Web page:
Welcome to our post for tech startups seeking to sell cloud-based services to the federal government. As a warm welcome before getting deep into the FedRAMP Security Controls Baseline, here are a few words from fedramp.gov about the nature of the overall program:
"FedRAMP provides a standardized approach to security assessment, authorization, and continuous monitoring for cloud products and services used by the US government. Because its goal is to protect US citizen data in the cloud, it is government’s most rigorous security compliance framework."
If you love endless security questions whose meaning is hard to decipher and even harder to demonstrate that you've complied with, you'll love FedRAMP.
There's no use hiding it. If you are headed towards FedRAMP compliance, and you are a tech startup, you've got some work ahead of you -- and the work centers around certain "controls" that you are expected to implement (and document). A plain language example of a control (stated more simply than what you'll see in FedRAMP) is that you'll be required to have minimum password complexity constraints in your system. The FedRAMP language around that particular control requirement is known as IA-5 (1), and reads as follows:
Here's a spoiler for you: assuming your company's offering relies on a third party authentication library or mechanism, it's going to become important that you vet that vendor (and any replacements) for their ability to comply to this control. If you have dependencies that don't comply with FedRAMP, and you have no way to modify the innards of that dependency, you'll quickly get stuck in the FedRAMP controls satisfaction process with no easy path forward.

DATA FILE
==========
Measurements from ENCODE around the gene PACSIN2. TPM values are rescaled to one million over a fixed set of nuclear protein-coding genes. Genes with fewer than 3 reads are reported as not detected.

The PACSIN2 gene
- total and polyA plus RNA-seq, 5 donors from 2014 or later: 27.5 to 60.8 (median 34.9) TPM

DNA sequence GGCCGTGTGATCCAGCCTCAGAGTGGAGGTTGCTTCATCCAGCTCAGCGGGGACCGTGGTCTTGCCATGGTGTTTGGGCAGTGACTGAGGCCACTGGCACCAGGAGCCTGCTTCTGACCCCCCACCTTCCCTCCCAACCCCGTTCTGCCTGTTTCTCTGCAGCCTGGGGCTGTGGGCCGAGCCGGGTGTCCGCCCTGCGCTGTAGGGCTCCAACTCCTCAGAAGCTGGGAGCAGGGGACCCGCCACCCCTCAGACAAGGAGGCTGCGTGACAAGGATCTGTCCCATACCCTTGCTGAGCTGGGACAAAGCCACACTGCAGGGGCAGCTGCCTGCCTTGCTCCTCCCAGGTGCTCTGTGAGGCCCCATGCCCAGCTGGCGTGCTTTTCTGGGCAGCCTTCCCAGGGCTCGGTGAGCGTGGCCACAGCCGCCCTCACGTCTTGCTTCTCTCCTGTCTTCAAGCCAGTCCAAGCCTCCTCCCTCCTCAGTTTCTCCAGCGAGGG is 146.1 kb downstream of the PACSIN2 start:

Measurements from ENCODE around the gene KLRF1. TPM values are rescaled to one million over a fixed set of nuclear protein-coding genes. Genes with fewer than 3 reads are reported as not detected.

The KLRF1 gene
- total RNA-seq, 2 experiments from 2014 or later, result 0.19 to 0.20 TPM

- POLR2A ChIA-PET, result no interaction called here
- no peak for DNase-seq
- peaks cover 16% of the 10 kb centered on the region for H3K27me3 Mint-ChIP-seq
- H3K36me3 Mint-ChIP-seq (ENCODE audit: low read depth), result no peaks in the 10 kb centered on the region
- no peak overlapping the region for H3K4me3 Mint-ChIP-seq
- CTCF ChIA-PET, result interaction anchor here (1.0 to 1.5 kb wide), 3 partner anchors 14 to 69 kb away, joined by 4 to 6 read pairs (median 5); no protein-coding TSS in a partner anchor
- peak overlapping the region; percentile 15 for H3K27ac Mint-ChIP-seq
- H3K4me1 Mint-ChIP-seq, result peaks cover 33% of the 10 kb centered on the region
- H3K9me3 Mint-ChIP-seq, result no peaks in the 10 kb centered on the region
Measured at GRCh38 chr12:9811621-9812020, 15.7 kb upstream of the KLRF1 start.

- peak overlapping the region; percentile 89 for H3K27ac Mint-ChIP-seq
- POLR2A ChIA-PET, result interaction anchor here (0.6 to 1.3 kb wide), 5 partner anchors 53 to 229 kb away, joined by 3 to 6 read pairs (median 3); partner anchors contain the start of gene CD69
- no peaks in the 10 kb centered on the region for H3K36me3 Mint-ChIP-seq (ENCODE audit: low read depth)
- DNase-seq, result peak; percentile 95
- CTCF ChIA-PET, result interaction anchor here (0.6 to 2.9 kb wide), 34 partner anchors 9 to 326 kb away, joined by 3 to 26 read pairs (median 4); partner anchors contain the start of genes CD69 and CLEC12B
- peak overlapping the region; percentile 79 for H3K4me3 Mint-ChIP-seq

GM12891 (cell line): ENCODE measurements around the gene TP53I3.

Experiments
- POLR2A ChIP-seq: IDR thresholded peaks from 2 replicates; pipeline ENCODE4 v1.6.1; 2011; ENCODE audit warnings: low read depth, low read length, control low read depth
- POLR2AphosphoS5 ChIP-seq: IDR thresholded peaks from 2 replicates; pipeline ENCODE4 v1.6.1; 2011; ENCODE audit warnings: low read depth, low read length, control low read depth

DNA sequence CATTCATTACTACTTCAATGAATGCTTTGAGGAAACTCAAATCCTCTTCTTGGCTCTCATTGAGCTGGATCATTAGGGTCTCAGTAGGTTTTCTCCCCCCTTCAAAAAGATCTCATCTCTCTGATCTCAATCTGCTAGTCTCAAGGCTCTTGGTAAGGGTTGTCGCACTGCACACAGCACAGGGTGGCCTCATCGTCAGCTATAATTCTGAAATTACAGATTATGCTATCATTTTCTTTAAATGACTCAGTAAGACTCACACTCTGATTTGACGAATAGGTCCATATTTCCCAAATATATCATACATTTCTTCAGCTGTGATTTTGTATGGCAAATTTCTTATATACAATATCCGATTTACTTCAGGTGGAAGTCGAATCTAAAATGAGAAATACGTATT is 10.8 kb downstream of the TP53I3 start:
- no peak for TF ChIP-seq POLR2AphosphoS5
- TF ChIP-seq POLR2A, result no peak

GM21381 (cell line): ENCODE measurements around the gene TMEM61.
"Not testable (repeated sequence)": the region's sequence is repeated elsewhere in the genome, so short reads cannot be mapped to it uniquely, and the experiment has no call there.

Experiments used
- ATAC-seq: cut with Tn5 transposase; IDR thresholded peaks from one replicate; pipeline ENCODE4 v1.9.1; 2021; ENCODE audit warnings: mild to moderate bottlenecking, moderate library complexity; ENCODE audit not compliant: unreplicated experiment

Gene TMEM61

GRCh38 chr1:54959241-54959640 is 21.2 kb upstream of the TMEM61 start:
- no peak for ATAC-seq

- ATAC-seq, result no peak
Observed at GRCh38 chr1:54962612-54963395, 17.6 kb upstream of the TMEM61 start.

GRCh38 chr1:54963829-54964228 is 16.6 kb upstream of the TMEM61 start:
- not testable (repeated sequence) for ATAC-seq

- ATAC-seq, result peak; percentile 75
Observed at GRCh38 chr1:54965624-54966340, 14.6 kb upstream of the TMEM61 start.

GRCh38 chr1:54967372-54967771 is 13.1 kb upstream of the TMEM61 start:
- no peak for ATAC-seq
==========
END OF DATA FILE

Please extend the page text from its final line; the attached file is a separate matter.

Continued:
Now that we've talked through an example control -- both a plain language example and it's more elaborate FedRAMP cousin, lets talk about the breadth of controls that you'll be expected to implement as part of FedRAMP. FedRAMP controls are categorized/grouped by "family" -- here are the 17 families of controls that exist in the FedRAMP Security Controls Baseline:
There are three different breadths of controls lists that you might potentially need to comply with; they are known as "low baseline", "moderate baseline", and "high baseline" -- and it'll take a separate post to go into depth on how you'll get a sense for which of those buckets is the correct one for your company's offering. However, suffice it to say that if there is a way for you to be positioned for the "low baseline" bucket, that would be very helpful. In play here is the question of how many distinct controls you will be asked to implement, document, and comply with:
One might hope (although, incorrectly) that the low baseline might omit some entire control families. Unfortunately, that's not the case. Here are the control counts, by family, for each of the three baseline levels:
Although each baseline level has multiple controls required in each family, you'll notice that some -- e.g. Access Control -- tail off dramatically from the 54 controls required in the High Baseline to merely 11 in the Low Baseline. However, other controls families have less gradiation -- the Awareness and Security family only shrinks from 7 to 4 as you look across the different baseline levels.
We've got a confession to make; we've been holding out on you: here is the direct link to the FedRAMP Security Controls Baseline spreadsheet with the full list of controls for all families and baseline levels. As you review it, remember that what you are fundamentally doing is thinking about how to fulfill controls. And how to implement the controls for each family in a coordinated effort since you'll experience crossover between the activities you do to fulfill one control in a family, with activities you'll want to do to fulfill another control in the same family. Lastly, let's all just hope that your solution ends up being one that works out for the Low Baseline level (125 controls instead of the 421 controls required for High Baseline) -- but that's a topic that we'll have to save for a later post.